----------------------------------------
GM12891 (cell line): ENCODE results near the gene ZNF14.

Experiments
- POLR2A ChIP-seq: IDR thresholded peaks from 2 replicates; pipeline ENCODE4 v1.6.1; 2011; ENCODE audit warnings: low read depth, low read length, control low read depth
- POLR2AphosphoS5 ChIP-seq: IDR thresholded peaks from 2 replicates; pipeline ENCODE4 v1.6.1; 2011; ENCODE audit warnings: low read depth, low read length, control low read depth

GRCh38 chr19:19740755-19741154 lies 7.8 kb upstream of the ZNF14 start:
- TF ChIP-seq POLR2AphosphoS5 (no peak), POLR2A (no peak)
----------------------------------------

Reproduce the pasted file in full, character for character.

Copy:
GM12891 (cell line): ENCODE results near the gene ZNF14.

Experiments
- POLR2A ChIP-seq: IDR thresholded peaks from 2 replicates; pipeline ENCODE4 v1.6.1; 2011; ENCODE audit warnings: low read depth, low read length, control low read depth
- POLR2AphosphoS5 ChIP-seq: IDR thresholded peaks from 2 replicates; pipeline ENCODE4 v1.6.1; 2011; ENCODE audit warnings: low read depth, low read length, control low read depth

GRCh38 chr19:19740755-19741154 lies 7.8 kb upstream of the ZNF14 start:
- TF ChIP-seq POLR2AphosphoS5 (no peak), POLR2A (no peak)